Don’t be fooled! We have been led to believe there was a two-way split on the government-appointed Bill of Rights Commission, which published its report on Tuesday, but the split was at least three-way. The Commissioners tell us that ‘it [was] not always easy to disentangle in the opinions expressed to [them] what are tactical positions rather than fundamental beliefs’. The same must surely be said of the report’s seven ‘majority’ authors.
The two dissenters who did not sign up to the majority’s conclusions – Baroness Kennedy of the Shaws QC and Philippe Sands QC – are clear: the time is not ripe for a new UK Bill of Rights. This is because (a) the devolution arrangements in the UK, in which the HRA is successfully embedded, are potentially about to undergo significant change (post-Scottish referendum) (b) the majority of respondents to the Commission’s consultation support the HRA as the UK’s Bill of Rights which incorporates the ECHR rights (but not the European Court case law) into domestic law and (c) for some Commissioners, a Bill of Rights would be a means to decoupling the connection between the United Kingdom and the European Convention on Human Rights (ECHR). In sum, “the case for a UK bill of rights has not been made” and the arguments against such a Bill “remain far more persuasive, at least for now.”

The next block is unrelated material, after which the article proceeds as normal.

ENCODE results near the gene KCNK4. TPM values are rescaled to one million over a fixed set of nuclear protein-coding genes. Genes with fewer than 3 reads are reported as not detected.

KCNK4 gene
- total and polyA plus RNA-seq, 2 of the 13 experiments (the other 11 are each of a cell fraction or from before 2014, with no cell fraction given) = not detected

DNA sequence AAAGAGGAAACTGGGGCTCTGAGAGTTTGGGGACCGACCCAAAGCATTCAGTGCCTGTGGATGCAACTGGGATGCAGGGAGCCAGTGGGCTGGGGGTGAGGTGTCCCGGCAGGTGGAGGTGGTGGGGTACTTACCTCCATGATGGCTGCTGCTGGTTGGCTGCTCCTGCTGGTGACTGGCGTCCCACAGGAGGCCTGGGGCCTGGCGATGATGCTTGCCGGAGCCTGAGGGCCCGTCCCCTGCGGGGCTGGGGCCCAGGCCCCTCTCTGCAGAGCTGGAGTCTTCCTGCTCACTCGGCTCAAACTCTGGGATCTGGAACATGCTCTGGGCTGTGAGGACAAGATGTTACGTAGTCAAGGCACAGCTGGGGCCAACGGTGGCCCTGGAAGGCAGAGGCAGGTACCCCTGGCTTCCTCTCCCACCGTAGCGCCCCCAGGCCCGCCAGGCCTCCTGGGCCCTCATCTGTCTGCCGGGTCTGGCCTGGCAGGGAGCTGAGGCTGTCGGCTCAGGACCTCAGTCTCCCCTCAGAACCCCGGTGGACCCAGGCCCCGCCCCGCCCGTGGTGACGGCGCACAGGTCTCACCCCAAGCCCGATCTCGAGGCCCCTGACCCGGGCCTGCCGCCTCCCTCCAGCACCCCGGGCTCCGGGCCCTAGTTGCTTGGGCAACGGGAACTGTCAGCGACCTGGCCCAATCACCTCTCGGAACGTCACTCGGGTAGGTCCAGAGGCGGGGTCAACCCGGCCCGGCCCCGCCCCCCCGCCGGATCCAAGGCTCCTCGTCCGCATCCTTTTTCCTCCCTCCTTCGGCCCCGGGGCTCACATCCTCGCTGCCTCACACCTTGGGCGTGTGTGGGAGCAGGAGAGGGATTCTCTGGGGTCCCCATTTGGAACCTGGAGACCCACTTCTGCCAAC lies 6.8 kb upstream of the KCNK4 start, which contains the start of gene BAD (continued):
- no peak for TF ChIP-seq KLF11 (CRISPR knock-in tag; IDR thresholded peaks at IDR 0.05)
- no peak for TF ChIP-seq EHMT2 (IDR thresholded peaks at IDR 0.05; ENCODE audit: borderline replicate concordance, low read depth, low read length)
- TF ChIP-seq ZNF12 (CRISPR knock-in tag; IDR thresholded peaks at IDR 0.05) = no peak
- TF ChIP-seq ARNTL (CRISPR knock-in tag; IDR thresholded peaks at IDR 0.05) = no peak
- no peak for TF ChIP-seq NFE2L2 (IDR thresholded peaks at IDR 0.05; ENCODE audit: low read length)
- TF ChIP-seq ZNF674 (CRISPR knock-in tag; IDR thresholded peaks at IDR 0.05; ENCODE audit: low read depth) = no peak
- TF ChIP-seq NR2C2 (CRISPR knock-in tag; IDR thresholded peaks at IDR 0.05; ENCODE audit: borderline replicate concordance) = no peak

But what, then, of their charge against the remaining seven commissioners who insist that there is a ‘strong argument’ for a new UK Bill of Rights? Kennedy and Sands write, “It is impossible to speak of principle when the true purport is not being addressed explicitly and would include, for some at least, a reduction of rights.”